China is the second largest movie market in the world， and is expected to over take the U.S。 as the biggest movie market within a year。 The box office in China last year totaled $6.68 billion， representing a 48.7 percent rise year-on-year in ticket sales。
It was the first highly converged media experience。 People were able to form real friendships， and have shared experiences and shared failures， with real online communities of real people。 It quite literally changed the game。 Everyone had to know what they were doing， and had to be skilled at what they were doing。 People had to form communities of 60 or more that would be online at any given time。
The general Chinese verdict seems to be "it's entertainment", also some of the entertaining attempts are so caricaturistic, borderlining absurdity. Amid the controversy and critiques, the film sells, amassing the top box-office receipt in China. Nowadays, China takes on a very American rule - controversy sells.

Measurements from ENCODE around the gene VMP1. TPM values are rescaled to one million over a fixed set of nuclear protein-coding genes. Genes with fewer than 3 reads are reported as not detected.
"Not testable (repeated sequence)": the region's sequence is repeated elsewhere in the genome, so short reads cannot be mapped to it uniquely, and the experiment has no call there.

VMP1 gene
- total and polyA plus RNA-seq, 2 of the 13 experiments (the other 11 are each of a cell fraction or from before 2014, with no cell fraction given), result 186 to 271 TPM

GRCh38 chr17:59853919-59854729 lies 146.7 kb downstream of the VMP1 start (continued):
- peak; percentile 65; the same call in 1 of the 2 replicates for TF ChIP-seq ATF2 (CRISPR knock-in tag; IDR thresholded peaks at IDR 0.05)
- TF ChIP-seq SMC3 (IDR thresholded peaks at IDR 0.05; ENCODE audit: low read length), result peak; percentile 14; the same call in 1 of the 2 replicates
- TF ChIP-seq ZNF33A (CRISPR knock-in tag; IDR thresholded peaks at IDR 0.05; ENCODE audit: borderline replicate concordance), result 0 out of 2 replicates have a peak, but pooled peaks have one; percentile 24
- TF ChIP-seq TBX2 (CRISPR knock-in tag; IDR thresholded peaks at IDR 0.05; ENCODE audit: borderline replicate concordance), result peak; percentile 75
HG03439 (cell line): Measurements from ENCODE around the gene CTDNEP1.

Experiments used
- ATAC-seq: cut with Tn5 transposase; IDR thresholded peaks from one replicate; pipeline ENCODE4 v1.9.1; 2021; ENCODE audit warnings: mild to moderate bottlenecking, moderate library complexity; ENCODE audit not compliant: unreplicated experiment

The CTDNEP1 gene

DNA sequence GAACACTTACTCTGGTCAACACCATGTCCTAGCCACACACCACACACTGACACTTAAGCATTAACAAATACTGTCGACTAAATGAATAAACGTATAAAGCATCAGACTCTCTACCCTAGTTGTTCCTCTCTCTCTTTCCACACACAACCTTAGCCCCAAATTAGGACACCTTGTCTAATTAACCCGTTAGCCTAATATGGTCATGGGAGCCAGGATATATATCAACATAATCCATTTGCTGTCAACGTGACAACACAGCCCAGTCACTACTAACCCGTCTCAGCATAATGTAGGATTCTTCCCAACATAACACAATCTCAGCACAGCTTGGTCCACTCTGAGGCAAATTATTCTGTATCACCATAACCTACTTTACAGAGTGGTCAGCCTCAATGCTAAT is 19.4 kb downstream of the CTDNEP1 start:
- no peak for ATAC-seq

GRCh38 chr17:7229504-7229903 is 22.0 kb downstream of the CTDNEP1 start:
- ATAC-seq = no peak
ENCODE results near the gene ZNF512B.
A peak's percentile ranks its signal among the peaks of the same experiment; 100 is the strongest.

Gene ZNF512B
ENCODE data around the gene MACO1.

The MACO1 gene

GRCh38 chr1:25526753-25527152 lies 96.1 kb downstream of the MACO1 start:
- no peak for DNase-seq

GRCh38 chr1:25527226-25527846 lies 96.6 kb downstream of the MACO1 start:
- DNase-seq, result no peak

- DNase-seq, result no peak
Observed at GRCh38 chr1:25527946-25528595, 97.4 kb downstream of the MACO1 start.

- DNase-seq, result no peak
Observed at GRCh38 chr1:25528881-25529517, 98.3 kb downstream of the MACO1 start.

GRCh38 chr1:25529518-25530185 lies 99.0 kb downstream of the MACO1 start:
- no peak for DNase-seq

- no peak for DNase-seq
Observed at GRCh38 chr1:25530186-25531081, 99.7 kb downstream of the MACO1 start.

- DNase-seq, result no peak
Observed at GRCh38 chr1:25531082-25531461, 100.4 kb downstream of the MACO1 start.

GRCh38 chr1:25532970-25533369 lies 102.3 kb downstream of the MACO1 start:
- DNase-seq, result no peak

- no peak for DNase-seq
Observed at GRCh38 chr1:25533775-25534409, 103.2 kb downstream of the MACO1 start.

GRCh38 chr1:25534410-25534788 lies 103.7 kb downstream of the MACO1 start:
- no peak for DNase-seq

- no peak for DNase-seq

The producers cleverly responded by escalating the scale of the previews， and the film began earning millions in prerelease revenue。 They then moved its release date forward a full day to Thursday， citing “popular demand” — which only spurred more online excitement and discussion。
But sorry Chinese, I'm not sure your complaints are relevant. This picture, from the clips I've seen, isn't filmed with you as the key audiences, rather, it has the Western viewers in mind. Outside of the fact that John Woo has never been truly outstanding besides staging scenes and working the camera angles (see Mission: Impossible II), if you view the film from an angle of someone whose knowledge of The Three Kingdoms as heard passingly at best, you won't see all the absurdity and controversy. All you see are giant battling fields - reminiscent of Rome Army nevertheless, witty humorous retorts - if somewhat modern - between generals and warlords, caring and vulnerability, and love scenes - how can a Hollywood movie be complete without one? Look, it all makes perfect sense. It's just those of you who are too versed in the story and characters that are nitpicking.